Treating Session Zero Like a Movie Trailer

A new adventure, new players, and a new opportunity to get everyone up to speed. I decided to do what I do best: share a PowerPoint presentation.

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I've been in the business world over two decades, so PowerPoint is something I'm very familiar with. That, combined with the fact that we're on the third adventure in my series (which I'm writing, playtesting, and publishing as I go), was an opportunity to pull out all the stops to bring my new and returning players up to date. Here's how I did it.

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Players Old and New​

After taking nearly a year each to finish each of the first two adventures I wrote, the magic number for players seems to be six. The rule is we play if we have at least four. Our existing group consists of a tiefling sorcerer (played by my wife, so if I'm DMing she's playing), a tiefling warlock, and a wood elf ranger. One of my players decided to change characters from a dwarf cleric to a gnome artificer. There are some concerns about what this meant from a healing perspective for the group, but artificers can cast cure wounds so that may help. We also have a player who skipped the last adventure but is returning. He originally played a human paladin and is back this time as a human rogue. Finally, there's our newest player to the group, the game, and this edition of Dungeons & Dragons. She's playing a wood elf druid.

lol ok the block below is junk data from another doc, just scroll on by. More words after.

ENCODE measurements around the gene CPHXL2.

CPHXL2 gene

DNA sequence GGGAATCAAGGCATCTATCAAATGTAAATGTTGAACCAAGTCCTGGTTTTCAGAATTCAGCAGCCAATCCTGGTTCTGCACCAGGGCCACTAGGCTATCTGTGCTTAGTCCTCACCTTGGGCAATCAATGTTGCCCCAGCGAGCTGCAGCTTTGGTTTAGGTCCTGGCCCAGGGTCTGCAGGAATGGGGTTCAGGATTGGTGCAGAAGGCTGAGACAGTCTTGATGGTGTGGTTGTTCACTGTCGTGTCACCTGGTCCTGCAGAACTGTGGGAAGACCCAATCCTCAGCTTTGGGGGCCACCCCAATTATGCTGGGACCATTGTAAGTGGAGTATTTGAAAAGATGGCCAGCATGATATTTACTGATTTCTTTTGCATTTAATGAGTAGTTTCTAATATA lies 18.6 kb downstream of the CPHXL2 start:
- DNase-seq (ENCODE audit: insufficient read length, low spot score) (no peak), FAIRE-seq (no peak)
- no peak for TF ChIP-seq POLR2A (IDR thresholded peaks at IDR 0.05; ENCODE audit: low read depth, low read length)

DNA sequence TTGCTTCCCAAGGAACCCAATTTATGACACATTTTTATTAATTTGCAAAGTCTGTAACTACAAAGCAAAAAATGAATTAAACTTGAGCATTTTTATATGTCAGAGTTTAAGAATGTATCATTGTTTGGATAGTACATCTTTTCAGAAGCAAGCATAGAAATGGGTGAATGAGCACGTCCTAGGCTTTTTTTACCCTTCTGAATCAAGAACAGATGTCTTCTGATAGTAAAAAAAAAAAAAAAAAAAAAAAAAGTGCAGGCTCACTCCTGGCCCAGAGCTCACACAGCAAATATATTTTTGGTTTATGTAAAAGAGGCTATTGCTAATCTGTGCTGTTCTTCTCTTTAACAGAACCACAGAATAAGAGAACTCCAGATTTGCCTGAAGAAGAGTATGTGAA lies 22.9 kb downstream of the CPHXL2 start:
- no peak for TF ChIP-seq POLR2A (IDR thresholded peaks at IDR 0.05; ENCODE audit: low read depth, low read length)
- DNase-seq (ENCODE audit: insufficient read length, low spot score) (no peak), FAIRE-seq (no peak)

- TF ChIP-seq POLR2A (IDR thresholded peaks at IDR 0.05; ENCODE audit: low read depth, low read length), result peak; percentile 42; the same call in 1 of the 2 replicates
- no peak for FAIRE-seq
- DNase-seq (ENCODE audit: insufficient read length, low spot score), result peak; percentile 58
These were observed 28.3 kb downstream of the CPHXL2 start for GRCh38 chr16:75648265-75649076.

Of this group, two players didn't participate in the last adventure and probably could use a refresher on what went before. We also had three new characters with different backgrounds that I intertwined with the other NPCs, so their backgrounds would be important. There's a lot to cover and I wanted to make our new player comfortable with the world.

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The Adventure​

The adventure is a tournament arc in which the PCs are tasked with defeating a villain in a tower. Seems simple, right? Complicating matters is that the entire effort has attracted mercenaries from around the globe. To manage these mercenaries and keep them from pillaging and looting the local community, the residential gnomes have created a clockpunk-powered game show. Multiple mercenary groups, each with colorful competitors of their own, are competing against our PCs for fabulous cash prizes. It's inspired by Squid Game, 80s video game cabinet art, daytime game shows, and tournament arcs from anime like Wakfu and Fairy Tail.